Slave drama scoops Sundance double
The Birth of a Nation, a drama about a 19th Century slave revolt in Virginia, has scooped two top awards at this year's Sundance Film Festival.
The film - written, produced and directed by its star Nate Parker - won the US dramatic jury prize and the US dramatic audience prize on Saturday.
Its success is well timed, arriving amid the controversy over diversity at the Academy Awards.
Other Sundance winners included Weiner, which won the documentary award.
Jim: The James Foley Story took the audience award in the same category.
Parker's film highlighting the harsh issue of inequality will have struck a chord at a time of debate and anger about the lack of diversity in this year's Oscar nominations and the Academy itself.
Its Sundance awards are also notable as they come at the same time as the Screen Actors Guild recognised actors of diverse backgrounds at its prestigious ceremony at the weekend.
Among those honoured there was British actor Idris Elba, who won for his roles in the detective drama Luther, and for his supporting role as an African warlord in Beasts of No Nation.
On receiving his awards, Parker said: "Sundance is like a great summer camp experience.
"This has been like the greatest moment of my career - it just means so much."
The Birth of Nation tells the story of slave Nat Turner, the cruelty of the system he and so many others were subjected to, and ultimately the 48-hour rebellion Turner led in 1831.
Speaking last week after its festival premiere, Parker said the film had been a passion project for him.
"I've poured everything I am into making it," he said.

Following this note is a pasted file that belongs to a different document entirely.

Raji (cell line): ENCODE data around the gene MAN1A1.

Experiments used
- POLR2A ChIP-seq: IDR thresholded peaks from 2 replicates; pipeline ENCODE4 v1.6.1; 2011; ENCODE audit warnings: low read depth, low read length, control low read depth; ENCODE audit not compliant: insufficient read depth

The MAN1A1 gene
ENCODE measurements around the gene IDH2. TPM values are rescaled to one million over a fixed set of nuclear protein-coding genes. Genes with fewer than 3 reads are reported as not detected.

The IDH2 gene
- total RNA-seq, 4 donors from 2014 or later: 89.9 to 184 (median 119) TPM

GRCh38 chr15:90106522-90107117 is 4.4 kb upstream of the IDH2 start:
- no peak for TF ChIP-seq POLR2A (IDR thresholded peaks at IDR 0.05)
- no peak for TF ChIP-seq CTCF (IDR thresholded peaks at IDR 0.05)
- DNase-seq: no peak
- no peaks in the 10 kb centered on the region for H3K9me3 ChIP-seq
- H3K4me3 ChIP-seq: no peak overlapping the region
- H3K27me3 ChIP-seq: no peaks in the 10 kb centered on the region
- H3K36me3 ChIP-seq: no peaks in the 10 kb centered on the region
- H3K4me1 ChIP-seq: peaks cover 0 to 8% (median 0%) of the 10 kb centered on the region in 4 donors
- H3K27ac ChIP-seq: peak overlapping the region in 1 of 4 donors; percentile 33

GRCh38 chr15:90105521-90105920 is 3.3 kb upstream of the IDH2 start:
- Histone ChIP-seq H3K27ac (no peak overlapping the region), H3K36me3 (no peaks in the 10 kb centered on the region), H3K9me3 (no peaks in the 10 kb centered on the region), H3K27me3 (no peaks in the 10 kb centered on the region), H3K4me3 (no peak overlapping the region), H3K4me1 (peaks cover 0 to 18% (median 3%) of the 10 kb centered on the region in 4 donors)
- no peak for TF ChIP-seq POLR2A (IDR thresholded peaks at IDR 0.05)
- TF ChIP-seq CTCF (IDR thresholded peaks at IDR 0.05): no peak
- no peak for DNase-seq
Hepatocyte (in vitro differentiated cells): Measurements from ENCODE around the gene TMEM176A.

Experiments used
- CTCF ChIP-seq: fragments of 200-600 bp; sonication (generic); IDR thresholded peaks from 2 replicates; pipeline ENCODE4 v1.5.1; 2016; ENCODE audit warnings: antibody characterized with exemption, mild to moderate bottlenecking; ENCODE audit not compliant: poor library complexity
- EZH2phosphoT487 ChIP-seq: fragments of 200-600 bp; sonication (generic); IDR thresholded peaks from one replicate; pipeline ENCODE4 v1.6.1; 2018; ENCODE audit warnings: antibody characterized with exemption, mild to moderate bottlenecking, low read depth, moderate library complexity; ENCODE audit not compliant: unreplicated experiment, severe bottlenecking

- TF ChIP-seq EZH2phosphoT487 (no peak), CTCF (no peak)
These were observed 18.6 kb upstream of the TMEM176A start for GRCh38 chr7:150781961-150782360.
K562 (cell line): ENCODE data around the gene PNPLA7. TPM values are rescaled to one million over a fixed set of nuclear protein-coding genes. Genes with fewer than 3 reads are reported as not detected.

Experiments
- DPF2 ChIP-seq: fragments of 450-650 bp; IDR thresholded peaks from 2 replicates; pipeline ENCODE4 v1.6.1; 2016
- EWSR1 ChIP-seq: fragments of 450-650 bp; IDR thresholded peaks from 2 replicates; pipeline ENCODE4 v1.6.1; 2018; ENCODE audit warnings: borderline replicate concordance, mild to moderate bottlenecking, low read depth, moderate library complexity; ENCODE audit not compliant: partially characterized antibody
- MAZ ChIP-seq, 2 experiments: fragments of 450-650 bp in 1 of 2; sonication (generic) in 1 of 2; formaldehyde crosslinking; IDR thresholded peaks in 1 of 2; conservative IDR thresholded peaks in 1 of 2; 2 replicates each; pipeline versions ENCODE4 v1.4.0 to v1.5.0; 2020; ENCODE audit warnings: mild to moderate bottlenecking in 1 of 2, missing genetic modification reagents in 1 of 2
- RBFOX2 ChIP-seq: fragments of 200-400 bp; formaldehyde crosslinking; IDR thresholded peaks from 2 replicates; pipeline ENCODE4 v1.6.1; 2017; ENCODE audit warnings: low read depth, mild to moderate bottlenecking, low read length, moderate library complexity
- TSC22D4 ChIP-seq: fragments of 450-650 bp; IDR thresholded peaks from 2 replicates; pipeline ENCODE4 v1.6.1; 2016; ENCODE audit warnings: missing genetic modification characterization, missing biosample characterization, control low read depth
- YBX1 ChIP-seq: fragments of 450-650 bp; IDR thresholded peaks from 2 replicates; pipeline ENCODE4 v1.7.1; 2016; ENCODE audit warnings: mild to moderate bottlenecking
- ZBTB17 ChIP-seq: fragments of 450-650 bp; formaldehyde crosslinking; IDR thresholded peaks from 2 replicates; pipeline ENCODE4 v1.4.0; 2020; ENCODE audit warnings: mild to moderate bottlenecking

"I made this film for one reason, with hope of creating change agents, that people could watch this film and be affected."
Parker's film had already made headlines before the awards ceremony when, following its unveiling, it was bought by Fox Searchlight for $17.5m (£12.3m) - a new acquisition record for the festival.
It soon became the must-see film of the festival, with tickets changing hands for a reported $100 (£70) each.
In addition, Parker has taken its title from the controversial 1915 silent Civil War epic drama by DW Griffith.
That film caused upset as it saw some black characters being played by white actors, portrayed black men as unintelligent and sexually aggressive towards white women, and glorified the racist group the Ku Klux Klan.
Sundance documentary award winner Weiner follows Anthony Weiner and his wife Huma Abedin, as his 2013 bid to become mayor of New York collapses amid a lewd texting scandal.
Jim: The James Foley Story looks at the 2014 beheading of the US journalist James Foley by the Islamic State.
Daniel Scheinert and Daniel Kwan won the dramatic directing award for their divisive film Swiss Army Man starring Daniel Radcliffe.
The film, which led to some critics walking out in disgust, also stars Paul Dano.
Dano plays a man stranded on an island who discovers a flatulent corpse, played by Radcliffe, and becomes totally reliant on it to keep him alive.